• Last modified 2014 days ago (Feb. 13, 2014)


Board takes first steps to fight budget shortfalls

Staff writer

Superintendent Ron Traxson prepared Peabody-Burns Board of Education members Monday to make some very tough decisions in the months ahead.

“I hope I’m wrong,” he said. “But I’ve put together a report that shows our possible budget situation for the next three years, and it looks like we’re going to lose around $550,000 over the next three years.”

That number is an estimate based on estimated student enrollment, state funding, special education, and insurance costs.

“That number may still be sugar coated,” he said. “It could be high, it could be low, and all we know for sure is our funding from multiple sources will leave us with a substantial shortfall.”

The district is looking at a $40,000 to $45,000 cost next year due to insurance alone.

“I’m explaining this to you to help you understand the decisions you’ll need to make as a board to help the district,” he said. “Some of the decisions will be very tough.”

After the budget discussion, the board went into executive session with administrators for 41 minutes to discuss administrative contracts. After reentering open session, the board passed a motion to not extend administrative contracts past 2015 to give the board financial flexibility and the ability to negotiate contracts on a yearly basis.

The council spent 56 minutes in executive session to discuss teacher and employee contracts. No action was taken upon returning to open session.

In an effort not to save money, but to allow teachers the time they want to prepare, Traxson presented the board with two school year calendar examples to consider for the next school year.

Once was a five-day school week featuring 162 student days and 178 teacher days, with every month except December featuring a teacher in-service. The other featured a four-day week that would extend the school year three weeks.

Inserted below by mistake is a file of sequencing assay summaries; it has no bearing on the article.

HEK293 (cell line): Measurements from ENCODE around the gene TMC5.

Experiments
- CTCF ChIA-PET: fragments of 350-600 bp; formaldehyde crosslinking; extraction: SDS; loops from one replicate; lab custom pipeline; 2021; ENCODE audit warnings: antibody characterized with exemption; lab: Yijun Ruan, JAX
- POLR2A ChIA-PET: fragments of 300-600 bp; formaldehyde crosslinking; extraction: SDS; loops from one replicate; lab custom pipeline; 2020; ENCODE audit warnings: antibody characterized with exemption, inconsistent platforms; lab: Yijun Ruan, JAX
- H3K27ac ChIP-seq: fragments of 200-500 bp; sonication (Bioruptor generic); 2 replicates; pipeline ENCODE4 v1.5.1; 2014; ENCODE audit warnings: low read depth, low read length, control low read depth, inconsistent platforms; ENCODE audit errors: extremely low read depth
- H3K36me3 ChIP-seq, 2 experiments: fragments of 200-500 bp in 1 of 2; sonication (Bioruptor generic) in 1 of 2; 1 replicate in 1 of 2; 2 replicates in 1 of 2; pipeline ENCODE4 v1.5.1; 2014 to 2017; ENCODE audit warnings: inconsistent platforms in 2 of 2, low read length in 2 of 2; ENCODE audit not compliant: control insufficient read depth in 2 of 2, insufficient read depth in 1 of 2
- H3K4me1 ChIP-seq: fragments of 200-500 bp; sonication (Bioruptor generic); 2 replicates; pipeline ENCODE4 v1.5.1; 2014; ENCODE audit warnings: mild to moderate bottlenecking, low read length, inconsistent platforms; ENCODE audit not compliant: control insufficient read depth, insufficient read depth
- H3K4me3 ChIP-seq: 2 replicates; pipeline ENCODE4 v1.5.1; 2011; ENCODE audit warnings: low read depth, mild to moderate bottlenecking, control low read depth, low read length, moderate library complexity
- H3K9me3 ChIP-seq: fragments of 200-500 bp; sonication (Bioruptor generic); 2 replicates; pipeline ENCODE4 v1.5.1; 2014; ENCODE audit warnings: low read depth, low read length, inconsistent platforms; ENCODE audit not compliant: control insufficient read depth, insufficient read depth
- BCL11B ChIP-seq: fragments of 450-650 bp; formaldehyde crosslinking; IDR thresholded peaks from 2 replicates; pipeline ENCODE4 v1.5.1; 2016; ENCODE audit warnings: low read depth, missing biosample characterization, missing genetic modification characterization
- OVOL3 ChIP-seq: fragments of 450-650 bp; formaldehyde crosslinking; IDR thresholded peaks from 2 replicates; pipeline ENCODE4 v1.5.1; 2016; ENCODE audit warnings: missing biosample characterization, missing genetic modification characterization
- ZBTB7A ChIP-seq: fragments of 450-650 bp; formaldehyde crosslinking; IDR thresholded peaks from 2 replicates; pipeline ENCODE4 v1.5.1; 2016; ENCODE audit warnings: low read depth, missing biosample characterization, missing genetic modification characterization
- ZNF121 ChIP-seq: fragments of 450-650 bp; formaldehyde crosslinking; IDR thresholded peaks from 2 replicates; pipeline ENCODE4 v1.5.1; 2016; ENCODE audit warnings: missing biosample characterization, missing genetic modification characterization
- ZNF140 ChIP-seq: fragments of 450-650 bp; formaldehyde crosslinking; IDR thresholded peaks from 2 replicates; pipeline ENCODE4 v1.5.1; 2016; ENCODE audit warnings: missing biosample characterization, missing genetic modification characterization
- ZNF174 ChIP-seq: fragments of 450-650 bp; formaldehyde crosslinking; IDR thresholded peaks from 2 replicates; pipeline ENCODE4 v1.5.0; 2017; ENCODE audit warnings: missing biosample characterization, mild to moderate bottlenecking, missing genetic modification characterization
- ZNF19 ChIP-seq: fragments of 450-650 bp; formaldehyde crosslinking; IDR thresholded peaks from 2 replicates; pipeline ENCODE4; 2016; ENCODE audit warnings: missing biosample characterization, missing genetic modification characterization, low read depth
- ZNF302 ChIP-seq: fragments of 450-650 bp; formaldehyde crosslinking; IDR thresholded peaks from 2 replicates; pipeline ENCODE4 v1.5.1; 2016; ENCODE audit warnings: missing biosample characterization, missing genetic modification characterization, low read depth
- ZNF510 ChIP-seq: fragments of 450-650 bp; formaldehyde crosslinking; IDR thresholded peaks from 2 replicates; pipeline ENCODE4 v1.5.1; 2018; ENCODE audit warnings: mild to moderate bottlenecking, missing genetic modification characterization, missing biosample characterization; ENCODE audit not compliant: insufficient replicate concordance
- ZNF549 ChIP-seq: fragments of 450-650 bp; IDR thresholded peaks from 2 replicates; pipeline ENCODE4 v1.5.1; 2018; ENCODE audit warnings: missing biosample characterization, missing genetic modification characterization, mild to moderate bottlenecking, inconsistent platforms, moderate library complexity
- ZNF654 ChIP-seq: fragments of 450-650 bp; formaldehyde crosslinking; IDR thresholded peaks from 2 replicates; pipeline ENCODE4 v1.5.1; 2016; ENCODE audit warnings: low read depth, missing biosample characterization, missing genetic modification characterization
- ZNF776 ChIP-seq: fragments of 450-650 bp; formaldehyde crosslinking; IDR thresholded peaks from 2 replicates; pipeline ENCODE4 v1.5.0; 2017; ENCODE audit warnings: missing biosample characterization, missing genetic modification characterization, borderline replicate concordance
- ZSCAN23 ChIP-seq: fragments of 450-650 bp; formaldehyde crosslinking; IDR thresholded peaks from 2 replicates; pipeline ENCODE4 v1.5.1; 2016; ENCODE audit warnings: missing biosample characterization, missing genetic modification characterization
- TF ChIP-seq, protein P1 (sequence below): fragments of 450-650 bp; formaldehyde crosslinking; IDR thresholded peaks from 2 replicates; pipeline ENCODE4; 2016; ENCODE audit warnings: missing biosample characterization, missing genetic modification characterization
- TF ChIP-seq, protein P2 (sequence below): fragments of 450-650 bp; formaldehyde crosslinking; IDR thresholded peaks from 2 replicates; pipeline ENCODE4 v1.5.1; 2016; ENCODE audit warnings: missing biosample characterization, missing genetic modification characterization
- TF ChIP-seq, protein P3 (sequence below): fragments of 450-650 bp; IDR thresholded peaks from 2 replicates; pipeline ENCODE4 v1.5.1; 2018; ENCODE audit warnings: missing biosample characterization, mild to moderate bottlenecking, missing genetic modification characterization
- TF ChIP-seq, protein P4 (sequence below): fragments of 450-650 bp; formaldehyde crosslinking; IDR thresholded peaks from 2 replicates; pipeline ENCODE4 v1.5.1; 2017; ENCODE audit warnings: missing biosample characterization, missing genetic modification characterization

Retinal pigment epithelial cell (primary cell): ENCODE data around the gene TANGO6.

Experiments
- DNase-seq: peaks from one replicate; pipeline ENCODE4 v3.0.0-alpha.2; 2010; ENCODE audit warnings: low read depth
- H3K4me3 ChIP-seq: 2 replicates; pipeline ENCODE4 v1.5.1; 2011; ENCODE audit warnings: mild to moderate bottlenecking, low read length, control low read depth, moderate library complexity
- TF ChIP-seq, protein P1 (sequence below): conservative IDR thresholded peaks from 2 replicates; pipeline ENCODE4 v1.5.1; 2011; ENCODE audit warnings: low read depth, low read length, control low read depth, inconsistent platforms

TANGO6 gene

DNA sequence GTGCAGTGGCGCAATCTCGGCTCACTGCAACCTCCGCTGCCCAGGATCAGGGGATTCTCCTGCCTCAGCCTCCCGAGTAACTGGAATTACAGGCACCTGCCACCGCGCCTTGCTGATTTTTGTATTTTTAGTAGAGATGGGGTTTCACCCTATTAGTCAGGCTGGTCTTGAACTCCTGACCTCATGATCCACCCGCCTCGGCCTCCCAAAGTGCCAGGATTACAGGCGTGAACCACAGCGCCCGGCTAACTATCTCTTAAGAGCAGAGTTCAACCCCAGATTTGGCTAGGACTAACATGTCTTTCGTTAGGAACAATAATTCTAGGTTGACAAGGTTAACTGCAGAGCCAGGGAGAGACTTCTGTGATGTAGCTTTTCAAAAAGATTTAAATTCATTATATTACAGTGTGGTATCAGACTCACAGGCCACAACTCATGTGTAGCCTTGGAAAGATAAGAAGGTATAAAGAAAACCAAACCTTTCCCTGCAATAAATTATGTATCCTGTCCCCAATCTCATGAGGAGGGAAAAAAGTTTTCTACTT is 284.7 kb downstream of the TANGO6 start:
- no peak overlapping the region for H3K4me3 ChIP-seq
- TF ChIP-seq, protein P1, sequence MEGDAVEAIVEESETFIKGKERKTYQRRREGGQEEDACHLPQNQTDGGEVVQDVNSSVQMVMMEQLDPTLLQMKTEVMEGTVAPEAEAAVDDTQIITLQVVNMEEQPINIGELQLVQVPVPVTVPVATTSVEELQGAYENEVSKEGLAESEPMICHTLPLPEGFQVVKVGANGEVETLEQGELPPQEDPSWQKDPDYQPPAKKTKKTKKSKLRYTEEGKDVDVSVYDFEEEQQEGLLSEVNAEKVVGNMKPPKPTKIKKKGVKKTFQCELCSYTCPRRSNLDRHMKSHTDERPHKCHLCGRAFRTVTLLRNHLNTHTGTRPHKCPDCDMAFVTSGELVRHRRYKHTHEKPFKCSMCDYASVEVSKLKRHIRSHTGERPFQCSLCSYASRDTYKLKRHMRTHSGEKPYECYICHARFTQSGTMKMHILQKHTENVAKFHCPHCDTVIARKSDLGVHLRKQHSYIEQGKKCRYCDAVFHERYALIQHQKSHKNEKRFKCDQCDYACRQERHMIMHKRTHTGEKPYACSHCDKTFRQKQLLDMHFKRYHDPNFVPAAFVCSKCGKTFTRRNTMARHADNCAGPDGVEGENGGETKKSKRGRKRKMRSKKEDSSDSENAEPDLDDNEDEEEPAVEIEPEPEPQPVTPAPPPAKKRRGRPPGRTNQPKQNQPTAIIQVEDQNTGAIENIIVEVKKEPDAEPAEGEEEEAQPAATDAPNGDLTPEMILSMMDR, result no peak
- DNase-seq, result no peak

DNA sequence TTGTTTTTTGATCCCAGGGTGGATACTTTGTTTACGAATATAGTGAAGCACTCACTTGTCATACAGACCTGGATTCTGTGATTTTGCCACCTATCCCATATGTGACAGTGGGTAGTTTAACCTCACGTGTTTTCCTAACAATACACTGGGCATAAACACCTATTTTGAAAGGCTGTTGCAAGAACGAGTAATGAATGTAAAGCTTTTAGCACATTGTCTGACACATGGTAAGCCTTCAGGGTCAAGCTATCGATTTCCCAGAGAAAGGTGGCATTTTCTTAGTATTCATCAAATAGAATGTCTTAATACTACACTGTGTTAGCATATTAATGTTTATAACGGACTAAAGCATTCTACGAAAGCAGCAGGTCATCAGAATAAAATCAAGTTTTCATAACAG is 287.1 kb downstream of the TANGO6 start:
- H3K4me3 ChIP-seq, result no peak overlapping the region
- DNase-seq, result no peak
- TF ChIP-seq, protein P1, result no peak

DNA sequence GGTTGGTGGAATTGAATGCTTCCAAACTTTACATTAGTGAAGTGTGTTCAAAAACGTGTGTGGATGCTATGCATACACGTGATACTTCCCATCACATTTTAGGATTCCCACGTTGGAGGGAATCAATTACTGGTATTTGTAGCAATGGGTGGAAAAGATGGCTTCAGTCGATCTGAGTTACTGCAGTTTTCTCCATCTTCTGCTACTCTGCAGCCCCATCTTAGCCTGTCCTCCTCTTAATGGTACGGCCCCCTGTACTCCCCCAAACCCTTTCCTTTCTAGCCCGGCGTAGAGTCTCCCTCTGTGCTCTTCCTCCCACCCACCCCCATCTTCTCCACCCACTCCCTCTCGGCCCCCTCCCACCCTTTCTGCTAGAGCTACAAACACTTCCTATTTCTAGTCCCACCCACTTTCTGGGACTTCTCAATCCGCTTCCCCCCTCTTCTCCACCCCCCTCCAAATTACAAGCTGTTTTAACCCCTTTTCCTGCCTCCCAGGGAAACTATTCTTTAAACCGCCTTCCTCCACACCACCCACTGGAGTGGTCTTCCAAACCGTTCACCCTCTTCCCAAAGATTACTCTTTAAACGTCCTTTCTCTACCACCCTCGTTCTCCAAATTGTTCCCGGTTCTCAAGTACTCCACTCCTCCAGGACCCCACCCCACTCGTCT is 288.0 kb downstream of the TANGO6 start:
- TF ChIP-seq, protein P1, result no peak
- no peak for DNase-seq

“Students would start one week earlier and go one week later,” he said. “There would also be no spring break. Every other Monday would be a mandatory work day for teachers and the students would get Mondays off.”

This year spring break is scheduled in the middle of the allotted time the state has allowed for state testing.

“It’s bad timing but what can you do?” he said. “I want the board to take a look and see what you want to do.”

The council will decide on the new calendar by April.

A four-day week might not be the only thing changing the way students go to school next year. The board approved a request by Traxson to enter into negotiations with Greenbush Online Learning to provide virtual classes to high school students.

“It would only be for people in our district,” he said. “Adults could take classes through it to get their GED. I think there is

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a group that will take advantage of this, if we decide to offer it.”

The approved agreement requires no money or time agreement from the district until students are enrolled. A flat fee of $2,000 per student will be charged, whether they enroll in one or multiple classes through the program.

Students enrolled in the program will count in the schools enrollment count.

“It’s a win-win because we don’t lose money unless the student enrolls, but we get state funding for students who are enrolled,” he said. “I hope it allows the school to get some students from the district we wouldn’t normally get.”

If the student decides they do not like the program after a few weeks, the district is not obligated to pay that student’s fee.

In other business:

  • The board accepted the resignation of secretary Patti Gaines. She has been with the district for 27 years, and her last day will be Sept. 1. The district will advertise for the position in April and interview candidates in May with a hope to have a replacement by June.
  • Several board members were awarded 2012-2013 certificate of achievement for attending last year’s Kansas Association of School Boards convention.
  • A discussion of a possible bond for long-term facility improvements until Thursday because bond counsel was ill.
  • Several Peabody Community Foundation grants were also awarded, $500 was awarded for safe kids camp supplies, $420 for stability balls for the elementary school, $400 for a community track meet, $580 for a mountain bike for Adventure Club, $200 for leadership camp fees for two students, $350 for Teens Against Destructive Activities, and $160 for calculators for the middle school.

Last modified Feb. 13, 2014